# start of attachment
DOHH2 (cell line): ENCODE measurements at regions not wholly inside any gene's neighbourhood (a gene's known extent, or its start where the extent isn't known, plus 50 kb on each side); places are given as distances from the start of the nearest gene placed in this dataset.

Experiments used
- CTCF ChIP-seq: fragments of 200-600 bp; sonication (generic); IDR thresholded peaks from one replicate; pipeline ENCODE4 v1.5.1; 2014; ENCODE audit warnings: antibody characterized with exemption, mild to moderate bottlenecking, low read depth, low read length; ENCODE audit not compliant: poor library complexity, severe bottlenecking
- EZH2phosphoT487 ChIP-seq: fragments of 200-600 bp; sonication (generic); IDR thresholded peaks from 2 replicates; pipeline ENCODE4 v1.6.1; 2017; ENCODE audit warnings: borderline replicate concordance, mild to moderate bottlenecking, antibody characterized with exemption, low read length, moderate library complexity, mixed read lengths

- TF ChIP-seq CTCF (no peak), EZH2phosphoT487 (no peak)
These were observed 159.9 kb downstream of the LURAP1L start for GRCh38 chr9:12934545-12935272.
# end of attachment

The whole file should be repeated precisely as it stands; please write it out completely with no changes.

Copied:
DOHH2 (cell line): ENCODE measurements at regions not wholly inside any gene's neighbourhood (a gene's known extent, or its start where the extent isn't known, plus 50 kb on each side); places are given as distances from the start of the nearest gene placed in this dataset.

Experiments used
- CTCF ChIP-seq: fragments of 200-600 bp; sonication (generic); IDR thresholded peaks from one replicate; pipeline ENCODE4 v1.5.1; 2014; ENCODE audit warnings: antibody characterized with exemption, mild to moderate bottlenecking, low read depth, low read length; ENCODE audit not compliant: poor library complexity, severe bottlenecking
- EZH2phosphoT487 ChIP-seq: fragments of 200-600 bp; sonication (generic); IDR thresholded peaks from 2 replicates; pipeline ENCODE4 v1.6.1; 2017; ENCODE audit warnings: borderline replicate concordance, mild to moderate bottlenecking, antibody characterized with exemption, low read length, moderate library complexity, mixed read lengths

- TF ChIP-seq CTCF (no peak), EZH2phosphoT487 (no peak)
These were observed 159.9 kb downstream of the LURAP1L start for GRCh38 chr9:12934545-12935272.